Affinity Photo is a new program that was launched today by the England-based software company Serif. It’s designed to be a powerful alternative to Adobe Photoshop for professional photographers and retouchers who work on a Mac.
Serif touts the product as “the fastest, smoothest, most precise, professional image editing software for Mac.” Read more…
Instagram’s Hyperlapse app has taken the iOS world by storm, making it incredibly easy for anybody to start creating smooth motion time-lapse sequences using nothing more than their smartphone. There’s just one problem: not everybody has an iOS device.
A large swath of the population prefers to do their smartphoning on Android, but since “the requisite APIs” aren’t available, Instagram has left them out in the cold. So, until Google makes those APIs available to Instagram, here are three alternatives that will hold you over. Read more…
OpenPhoto is a new “open” alternative to Flickr being built by programmer Jaisen Mathai — an engineer who quit his job at Yahoo (Flickr’s owner) back in May 2011. Instead of storing images using company servers, this new service will allow users to connect their own online storage accounts to store their data within arms reach. This would be like using Flickr to share your images while having the photos themselves be stored in a location that you control (e.g. Amazon S3, Dropbox, etc…).
Mathai is planning to have an open source version of the software that anyone can install on their own servers, and also a hosted version of the software, much like WordPress.org and WordPress.com for blogging. He’s currently raising money for the project through Kickstarter, and plans to launch the hosted version of the service by September.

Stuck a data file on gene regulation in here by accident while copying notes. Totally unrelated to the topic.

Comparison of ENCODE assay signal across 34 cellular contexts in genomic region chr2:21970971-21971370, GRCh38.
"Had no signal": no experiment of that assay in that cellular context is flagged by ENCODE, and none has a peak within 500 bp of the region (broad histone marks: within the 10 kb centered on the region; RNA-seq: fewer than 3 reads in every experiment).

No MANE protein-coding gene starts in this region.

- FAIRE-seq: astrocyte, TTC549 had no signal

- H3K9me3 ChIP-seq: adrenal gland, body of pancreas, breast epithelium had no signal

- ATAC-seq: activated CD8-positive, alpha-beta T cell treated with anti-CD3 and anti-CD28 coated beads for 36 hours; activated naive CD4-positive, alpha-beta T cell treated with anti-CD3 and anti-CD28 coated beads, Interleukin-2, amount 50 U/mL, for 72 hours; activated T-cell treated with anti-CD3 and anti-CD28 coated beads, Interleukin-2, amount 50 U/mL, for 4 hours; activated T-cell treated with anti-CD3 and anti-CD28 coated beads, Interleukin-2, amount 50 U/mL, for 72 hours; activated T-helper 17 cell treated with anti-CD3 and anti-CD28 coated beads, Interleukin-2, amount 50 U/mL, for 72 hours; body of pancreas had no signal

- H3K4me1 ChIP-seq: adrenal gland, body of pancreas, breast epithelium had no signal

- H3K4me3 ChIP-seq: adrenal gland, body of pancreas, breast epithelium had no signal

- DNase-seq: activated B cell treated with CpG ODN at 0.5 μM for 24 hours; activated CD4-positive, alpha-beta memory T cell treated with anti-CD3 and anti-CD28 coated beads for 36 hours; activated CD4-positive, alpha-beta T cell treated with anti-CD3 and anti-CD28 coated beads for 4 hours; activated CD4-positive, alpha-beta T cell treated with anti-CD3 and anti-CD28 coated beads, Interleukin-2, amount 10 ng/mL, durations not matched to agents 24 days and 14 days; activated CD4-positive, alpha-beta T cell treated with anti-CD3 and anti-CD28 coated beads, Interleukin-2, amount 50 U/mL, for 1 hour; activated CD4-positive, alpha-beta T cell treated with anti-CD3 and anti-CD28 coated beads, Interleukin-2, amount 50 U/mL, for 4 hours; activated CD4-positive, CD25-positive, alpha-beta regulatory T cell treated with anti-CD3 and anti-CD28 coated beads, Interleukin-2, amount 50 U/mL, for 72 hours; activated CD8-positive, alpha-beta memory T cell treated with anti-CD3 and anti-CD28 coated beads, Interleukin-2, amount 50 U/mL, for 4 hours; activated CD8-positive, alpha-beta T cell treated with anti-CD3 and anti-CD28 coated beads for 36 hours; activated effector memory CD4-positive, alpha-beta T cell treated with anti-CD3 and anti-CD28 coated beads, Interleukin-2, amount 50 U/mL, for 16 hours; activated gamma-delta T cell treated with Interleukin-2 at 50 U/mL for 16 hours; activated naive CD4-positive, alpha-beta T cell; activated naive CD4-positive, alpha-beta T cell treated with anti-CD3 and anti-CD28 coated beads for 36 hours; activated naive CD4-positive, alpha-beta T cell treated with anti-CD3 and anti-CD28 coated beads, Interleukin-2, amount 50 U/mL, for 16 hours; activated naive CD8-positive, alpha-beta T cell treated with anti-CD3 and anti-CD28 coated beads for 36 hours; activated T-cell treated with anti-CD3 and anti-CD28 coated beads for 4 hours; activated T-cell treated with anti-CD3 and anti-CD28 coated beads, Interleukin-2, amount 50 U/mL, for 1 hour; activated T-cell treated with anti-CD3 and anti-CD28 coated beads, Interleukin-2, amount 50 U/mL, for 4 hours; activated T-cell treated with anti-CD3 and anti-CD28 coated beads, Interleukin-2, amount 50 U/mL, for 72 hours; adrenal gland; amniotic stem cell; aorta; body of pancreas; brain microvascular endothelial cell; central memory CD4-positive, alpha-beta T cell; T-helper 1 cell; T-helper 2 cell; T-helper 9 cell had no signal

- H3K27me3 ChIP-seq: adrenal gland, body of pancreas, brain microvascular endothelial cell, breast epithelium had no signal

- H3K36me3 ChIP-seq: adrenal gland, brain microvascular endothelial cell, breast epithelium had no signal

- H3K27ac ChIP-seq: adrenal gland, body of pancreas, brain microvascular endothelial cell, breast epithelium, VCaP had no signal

This has been around for a while already, so many of you have probably seen it, but I just started playing around with it today and was so impressed that I had to share it here. Pixlr is a browser-based Flash application for image editing that resembles Photoshop in both features and functionality. If you’re familiar with Photoshop, then you should have no trouble picking up Pixlr, which is great for situations where you’re on a computer that doesn’t have Photoshop installed.
Apparently, there are plenty of people who find a traditional camera strap to be a (pardon the pun) pain in the neck.
Italian company CPtech recently announced a camera holster design, the B-grip. It’s a strap-free contraption screws in to the camera body like a tripod head, and then is clipped into a holster for a belt — a utility belt, perhaps?
The whole idea is that the camera can be quickly released or carried securely against the photographer’s body. The B-grip will run you about $50.
The B-grip will probably create some competition for Shai Gear’s similar belt holster, the Spider Holster, which looks and sounds more like a Bruce Wayne-Peter Parker collaboration. Unlike the B-grip, the Spider Holster doesn’t actually clip in; it slides in and out for easy access.
The Spider Holster has been out for about a year now and costs about $110 — if they’re in stock.
Personally, I don’t trust my butterfingers with a strapless camera; I usually wrap the strap around my hand several times if it’s not around my neck or shoulder.
What are your thoughts? Are you a strap-free daredevil or are you a seasoned strap-manager?